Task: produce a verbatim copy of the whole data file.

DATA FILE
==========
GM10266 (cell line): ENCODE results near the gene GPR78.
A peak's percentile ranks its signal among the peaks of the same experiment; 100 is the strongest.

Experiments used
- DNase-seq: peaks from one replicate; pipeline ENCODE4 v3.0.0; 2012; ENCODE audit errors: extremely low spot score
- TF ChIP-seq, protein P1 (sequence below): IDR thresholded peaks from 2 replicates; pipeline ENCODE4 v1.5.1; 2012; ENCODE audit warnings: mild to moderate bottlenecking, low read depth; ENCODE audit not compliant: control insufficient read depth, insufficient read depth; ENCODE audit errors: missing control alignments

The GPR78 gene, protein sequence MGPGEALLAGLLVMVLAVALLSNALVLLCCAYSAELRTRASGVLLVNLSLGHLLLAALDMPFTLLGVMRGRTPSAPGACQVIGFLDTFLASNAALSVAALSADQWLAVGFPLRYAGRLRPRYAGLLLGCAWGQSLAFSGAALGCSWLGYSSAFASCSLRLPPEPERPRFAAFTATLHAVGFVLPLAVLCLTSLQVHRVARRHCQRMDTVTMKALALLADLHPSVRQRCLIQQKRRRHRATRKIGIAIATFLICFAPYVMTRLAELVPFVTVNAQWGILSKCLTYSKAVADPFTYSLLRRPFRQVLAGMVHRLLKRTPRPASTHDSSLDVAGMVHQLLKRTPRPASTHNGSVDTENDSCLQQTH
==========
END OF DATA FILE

GM10266 (cell line): ENCODE results near the gene GPR78.
A peak's percentile ranks its signal among the peaks of the same experiment; 100 is the strongest.

Experiments used
- DNase-seq: peaks from one replicate; pipeline ENCODE4 v3.0.0; 2012; ENCODE audit errors: extremely low spot score
- TF ChIP-seq, protein P1 (sequence below): IDR thresholded peaks from 2 replicates; pipeline ENCODE4 v1.5.1; 2012; ENCODE audit warnings: mild to moderate bottlenecking, low read depth; ENCODE audit not compliant: control insufficient read depth, insufficient read depth; ENCODE audit errors: missing control alignments

The GPR78 gene, protein sequence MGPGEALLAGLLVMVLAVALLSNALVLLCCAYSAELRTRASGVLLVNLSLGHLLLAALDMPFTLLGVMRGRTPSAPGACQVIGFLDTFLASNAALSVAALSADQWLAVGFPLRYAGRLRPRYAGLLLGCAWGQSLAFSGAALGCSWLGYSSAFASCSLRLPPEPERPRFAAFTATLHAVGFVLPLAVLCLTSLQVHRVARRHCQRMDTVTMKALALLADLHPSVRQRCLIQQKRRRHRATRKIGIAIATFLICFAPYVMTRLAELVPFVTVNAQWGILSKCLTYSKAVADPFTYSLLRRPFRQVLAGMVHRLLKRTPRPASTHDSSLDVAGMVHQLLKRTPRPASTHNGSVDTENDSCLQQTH